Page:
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the poem as fantasia

Originally posted on Spectral Lyre:

The poem as an occasion of the extraordinary, of imagining, of intenser time.

Marina Tsvetaeva wrote this about Alexander Alexandrovich Blok:

Your name is a—bird in my hand,
a piece of ice on my tongue.
The lips’ quick opening.
Your name—four letters.
A ball caught in flight,
a silver bell in my mouth.

A stone thrown into a silent lake
is—the sound of your name.
The light click of hooves at night
—your name.
Your name at my temple
—sharp click of a cocked gun.

Your name—impossible—
kiss on my eyes,
the chill of closed eyelids.
Your name—a kiss of snow.
Blue gulp of icy spring water.
With your name—sleep deepens.

April 15, 1916

from “Poems for Blok”
translated by Ilya Kaminsky and Jean Valentine

Why did she write such a thing in such a way? I’ll not interrogate personal motivation. I’ll restrict my curiosity to that phrase “in such…

View original 449 more words

“There are many people who are more poetic and more sensitive than some of our best poets. What makes the poet unique is that he has a spiritual memory. He can retain his thoughts and his feelings until he has clarified them in words, and this other people cannot do. This was the gift that had now been given … ” ~ Hans Christian Andersen, “The Magic Galoshes”

Daisy

“His imagination was so alive, and he felt so tenderly toward the world. Without thinking, he bent down and picked a flower. It was only a daisy that had been growing in the grass, yet it was able to explain to him, in one minute, what it would have taken a botanist long hours to tell. The little flower related the myth of its birth, told of the power of the sun: how it forced its petals to unfurl and give off their lovely scent. This made the poet think of how our lives, too, were a struggle and that it was this that aroused so many of the feelings that we have. Sunlight and air, the flower explained, were her suitors, but sunlight was her favorite, and she obeyed it and always held her head up toward it. When it disappeared and night came, she closed her petals and slept in the air’s embrace. “The sunlight makes me beautiful,” said the daisy. “But it is the air that gives you breath, so you can live,” whispered the poet.”

~ Hans Christian Andersen, “The Magic Galoshes”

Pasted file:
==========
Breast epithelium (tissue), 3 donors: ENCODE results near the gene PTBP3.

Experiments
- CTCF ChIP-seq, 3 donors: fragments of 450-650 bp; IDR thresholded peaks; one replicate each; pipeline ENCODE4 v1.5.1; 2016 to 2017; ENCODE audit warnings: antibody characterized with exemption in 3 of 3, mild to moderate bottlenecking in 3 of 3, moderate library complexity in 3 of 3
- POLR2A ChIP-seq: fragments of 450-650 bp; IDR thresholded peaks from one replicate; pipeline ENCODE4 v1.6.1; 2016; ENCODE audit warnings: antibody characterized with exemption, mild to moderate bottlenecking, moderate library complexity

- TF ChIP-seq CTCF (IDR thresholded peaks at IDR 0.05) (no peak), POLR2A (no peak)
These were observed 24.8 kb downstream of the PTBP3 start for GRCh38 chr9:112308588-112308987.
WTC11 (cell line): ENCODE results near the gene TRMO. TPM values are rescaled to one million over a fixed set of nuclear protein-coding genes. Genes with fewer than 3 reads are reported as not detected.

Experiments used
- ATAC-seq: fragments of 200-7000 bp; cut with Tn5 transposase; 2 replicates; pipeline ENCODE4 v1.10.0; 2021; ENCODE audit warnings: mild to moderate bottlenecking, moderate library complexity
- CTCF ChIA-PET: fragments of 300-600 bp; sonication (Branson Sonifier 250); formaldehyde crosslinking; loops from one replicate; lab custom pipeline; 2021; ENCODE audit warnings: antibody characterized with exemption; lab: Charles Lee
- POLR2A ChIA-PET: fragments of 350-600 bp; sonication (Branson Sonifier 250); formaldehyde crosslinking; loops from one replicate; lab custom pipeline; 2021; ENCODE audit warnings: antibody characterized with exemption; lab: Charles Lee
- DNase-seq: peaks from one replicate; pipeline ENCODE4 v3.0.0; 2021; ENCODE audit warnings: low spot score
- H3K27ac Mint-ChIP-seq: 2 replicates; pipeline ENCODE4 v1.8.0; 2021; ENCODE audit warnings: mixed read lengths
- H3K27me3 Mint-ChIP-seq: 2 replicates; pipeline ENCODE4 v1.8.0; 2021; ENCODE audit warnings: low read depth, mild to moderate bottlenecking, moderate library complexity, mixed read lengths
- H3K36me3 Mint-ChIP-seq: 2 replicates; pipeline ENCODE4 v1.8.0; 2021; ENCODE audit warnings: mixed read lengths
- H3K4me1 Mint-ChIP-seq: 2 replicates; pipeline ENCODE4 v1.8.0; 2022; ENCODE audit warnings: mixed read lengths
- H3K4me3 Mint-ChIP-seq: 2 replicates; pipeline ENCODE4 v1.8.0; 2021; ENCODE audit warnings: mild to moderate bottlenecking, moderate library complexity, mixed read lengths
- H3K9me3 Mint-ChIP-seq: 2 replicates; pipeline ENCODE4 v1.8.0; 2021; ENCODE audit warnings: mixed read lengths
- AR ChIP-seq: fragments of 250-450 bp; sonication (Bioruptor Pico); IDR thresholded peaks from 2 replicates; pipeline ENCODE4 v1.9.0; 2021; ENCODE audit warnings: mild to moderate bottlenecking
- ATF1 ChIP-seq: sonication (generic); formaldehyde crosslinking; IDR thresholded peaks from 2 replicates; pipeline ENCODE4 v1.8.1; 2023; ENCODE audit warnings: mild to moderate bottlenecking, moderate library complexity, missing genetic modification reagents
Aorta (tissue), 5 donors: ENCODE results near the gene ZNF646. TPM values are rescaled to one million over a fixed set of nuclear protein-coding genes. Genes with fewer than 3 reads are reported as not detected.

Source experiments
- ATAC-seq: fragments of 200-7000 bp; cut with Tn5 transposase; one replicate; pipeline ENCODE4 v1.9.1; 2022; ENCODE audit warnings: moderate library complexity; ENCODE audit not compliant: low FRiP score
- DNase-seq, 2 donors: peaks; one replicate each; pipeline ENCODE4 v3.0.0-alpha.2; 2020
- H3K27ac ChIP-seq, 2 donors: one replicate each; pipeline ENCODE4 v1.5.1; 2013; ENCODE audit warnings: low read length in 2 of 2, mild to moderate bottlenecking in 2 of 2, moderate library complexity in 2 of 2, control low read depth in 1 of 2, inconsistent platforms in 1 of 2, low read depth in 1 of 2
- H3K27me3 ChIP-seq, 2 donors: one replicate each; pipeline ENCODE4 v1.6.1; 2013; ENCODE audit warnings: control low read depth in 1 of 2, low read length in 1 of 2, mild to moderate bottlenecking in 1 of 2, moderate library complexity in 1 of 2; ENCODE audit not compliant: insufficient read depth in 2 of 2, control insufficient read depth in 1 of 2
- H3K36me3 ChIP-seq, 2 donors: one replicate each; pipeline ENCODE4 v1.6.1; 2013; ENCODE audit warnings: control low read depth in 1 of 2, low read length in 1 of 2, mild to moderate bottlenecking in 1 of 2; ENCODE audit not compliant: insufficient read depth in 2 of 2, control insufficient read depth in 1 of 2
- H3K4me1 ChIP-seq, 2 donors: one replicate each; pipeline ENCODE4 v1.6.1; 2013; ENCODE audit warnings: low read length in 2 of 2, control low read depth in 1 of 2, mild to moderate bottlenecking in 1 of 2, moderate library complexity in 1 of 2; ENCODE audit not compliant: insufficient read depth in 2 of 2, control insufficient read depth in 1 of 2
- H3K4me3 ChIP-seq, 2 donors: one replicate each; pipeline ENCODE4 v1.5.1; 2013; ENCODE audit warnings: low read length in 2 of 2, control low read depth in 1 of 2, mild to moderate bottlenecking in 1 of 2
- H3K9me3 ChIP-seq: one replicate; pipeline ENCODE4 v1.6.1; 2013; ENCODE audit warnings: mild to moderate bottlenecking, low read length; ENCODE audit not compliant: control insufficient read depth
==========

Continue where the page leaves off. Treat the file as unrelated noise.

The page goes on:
Bird of the Heart

“Wild sings the bird of the heart in the forests of our lives.”

~ Mary Oliver, from “Wild, Wild”

I was sad all day, and why not. There I was, books piled
on both sides of the table, paper stacked up, words
falling off my tongue.

The robins had been a long time singing, and now it
was beginning to rain.

What are we sure of? Happiness isn’t a town on a map,
or an early arrival, or a job well done, but good work
ongoing. Which is not likely to be the trifling around
with a poem.

Then it began raining hard, and the flowers in the yard
were full of lively fragrance.

You have had days like this, no doubt. And wasn’t it
wonderful, finally, to leave the room? Ah, what a
moment!

As for myself, I swung the door open. And there was
the wordless, singing world. And I ran for my life.

Mary Oliver
New and Selected Poems, Vol. II

Because the bees flew toward light the color of honey, she couldn’t see them
but heard their hum, deep thrum of the colony come out of the hive, comb
dripping with loss and the smoke her father used to subdue, to pacify
the fear that might spur an attack. It wasn’t until her brother began to cry
that she noticed her hair was moving, undulating like water
easing from a rapids, alive with an energy she recognized

As the gentle buzzing of hundreds and hundreds of bees.
They swelled along the strands of her hair, remaking the small world
that floated in front of her eyes, as even more bees curled around her face.
She’d seen the woman at the fair who made a beard of bees
for the crowd of farmers and their families. She read about the love
and patience the woman told the newsman was necessary

As their legs and translucent wings crept and fluttered across
the tender flesh under the chin, fanning cheekbones, slipping
over the helix of the outer ear. Like earrings cut into the loveliest
shapes, with colors of burnished gold and copper,
the bees poured over the girl’s scalp, some finding their way down
the collarbone, onto arms and breasts, abdomens pulsing in time

to the electricity along the hind legs that captured the pollen
for the journey back to the hive. She found it impossible to hold still,
unless she thought of that bearded-bee woman, the affection
that transfixes the body as even more bees conceal the feet
and shins, the knees and thighs, until a girl vanishes, and in her place
a glistening, winged seraph takes to the sky.

Todd Davis
Rattle 45

Enter with riches. Let your image wear
brocade of fantasy, and bear your part
with all the actor’s art and arrogance.
Your eager bride, the flickering moth that burns
upon your mouth, brings to your dark reserve
a glittering dowry of desire and dreams.

These leaves of lightness and these weighty boughs
that move alive to every living wind,
dews, flowers, fruit, and bitter rind of life,
the savor of the sea, all sentient gifts,
you will receive, deserve due ritual;
eloquent, just, and mighty one, adorn
your look at last with sorrow and with fire.
Enter with riches, enviable prince.

Denise Levertov
The Double Image (1946)

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Summer Water-Song

 

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